At evening the woods of autumn are full of the sound Of the weapons of death, golden ﬁelds And blue lakes, over which the darkening sun Rolls down; night gathers on Dying recruits, the animal cries Of their burst mouths. Yet a red cloud, in which a furious god, The spilled blood itself, has its home, silently Gathers, a moonlike coolness in the willow bottoms; All the roads spread out into the black mold. Under the gold branches of the night and stars The sister’s shadow falters through the diminishing grove, To greet the ghosts of the heroes, bleeding heads; And from the reeds the sound of the dark ﬂutes of autumn rises. O prouder grief! you bronze altars, The hot ﬂame of the spirit is fed today by a more monstrous pain, The unborn grandchildren.
Translated by James Wright and Robert Bly
Wikipedia tells us that: On the outbreak of World War I, Trakl [trained in his youth as a pharmacist] was sent as a medical official to attend to soldiers in Galicia (comprising portions of modern-day Ukraine and Poland). Trakl suffered frequent bouts of depression, exacerbated by the horror of caring for severely wounded soldiers. During one such incident in Grodek, Trakl had to steward the recovery of some ninety soldiers wounded in the fierce campaign against the Russians. He tried to shoot himself from the strain, but his comrades prevented him. Hospitalized in Krakow and placed under close observation, Trakl lapsed into deeper depression and wrote to [a friend] for advice. [The friend[ convinced him to contact Wittgenstein. Upon receiving Trakl's note, Wittgenstein went to the hospital, but found that Trakl had committed suicide from an overdose of cocaine three days before.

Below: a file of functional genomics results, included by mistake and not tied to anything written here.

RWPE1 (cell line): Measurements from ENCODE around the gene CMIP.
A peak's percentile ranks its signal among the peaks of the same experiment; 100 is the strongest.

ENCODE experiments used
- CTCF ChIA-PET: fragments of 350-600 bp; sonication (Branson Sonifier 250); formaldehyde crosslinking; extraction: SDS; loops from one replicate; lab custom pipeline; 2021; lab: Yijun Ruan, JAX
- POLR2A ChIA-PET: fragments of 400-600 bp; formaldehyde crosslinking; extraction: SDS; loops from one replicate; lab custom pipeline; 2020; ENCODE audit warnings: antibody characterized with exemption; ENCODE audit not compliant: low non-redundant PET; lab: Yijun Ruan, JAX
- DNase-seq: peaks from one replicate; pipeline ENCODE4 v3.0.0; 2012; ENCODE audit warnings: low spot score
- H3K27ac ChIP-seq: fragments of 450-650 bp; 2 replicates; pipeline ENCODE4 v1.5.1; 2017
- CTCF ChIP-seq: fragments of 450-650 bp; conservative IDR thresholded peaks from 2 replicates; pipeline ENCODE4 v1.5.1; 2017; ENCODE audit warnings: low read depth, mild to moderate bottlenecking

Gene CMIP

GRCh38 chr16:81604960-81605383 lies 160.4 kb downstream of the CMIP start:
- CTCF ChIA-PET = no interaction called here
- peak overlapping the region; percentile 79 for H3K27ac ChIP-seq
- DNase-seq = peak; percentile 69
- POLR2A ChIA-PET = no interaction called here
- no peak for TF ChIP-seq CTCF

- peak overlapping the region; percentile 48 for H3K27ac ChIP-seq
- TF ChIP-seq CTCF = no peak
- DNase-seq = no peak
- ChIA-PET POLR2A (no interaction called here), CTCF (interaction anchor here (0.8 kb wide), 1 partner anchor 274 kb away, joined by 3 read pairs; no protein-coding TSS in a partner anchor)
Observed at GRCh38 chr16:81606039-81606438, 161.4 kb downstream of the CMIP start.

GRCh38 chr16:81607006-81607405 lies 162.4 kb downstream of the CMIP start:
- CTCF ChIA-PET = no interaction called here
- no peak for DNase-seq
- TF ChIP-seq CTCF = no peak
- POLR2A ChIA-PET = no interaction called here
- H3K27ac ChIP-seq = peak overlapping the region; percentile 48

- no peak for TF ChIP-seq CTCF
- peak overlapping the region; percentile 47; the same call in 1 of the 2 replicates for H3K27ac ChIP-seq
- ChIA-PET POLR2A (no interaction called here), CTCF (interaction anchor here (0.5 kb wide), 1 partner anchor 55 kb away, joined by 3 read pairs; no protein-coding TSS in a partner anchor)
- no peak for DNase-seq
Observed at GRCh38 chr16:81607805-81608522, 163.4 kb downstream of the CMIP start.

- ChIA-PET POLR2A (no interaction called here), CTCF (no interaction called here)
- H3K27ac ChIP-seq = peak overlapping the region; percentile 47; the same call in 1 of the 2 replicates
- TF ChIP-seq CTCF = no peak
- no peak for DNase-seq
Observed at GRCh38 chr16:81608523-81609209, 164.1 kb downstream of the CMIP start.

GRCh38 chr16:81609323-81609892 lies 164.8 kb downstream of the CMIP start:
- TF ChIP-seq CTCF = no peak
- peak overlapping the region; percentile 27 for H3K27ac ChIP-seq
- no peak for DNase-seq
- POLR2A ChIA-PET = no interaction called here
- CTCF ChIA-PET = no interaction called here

I'm a woman, a Witch, a mother, a grandmother, an eco-feminist, a gardener, a reader, a writer, and a priestess of the Great Mother Earth. Hecate appears in the
Homeric Ode to Demeter, which tells of Hades who caught Persophone
"up reluctant on his golden car and bare her away lamenting. . . . But no one, either of the deathless gods or of mortal men, heard her voice, nor yet the olive-trees bearing rich fruit: only tenderhearted Hecate, bright-coiffed, the daughter of Persaeus, heard the girl from her cave . . . ."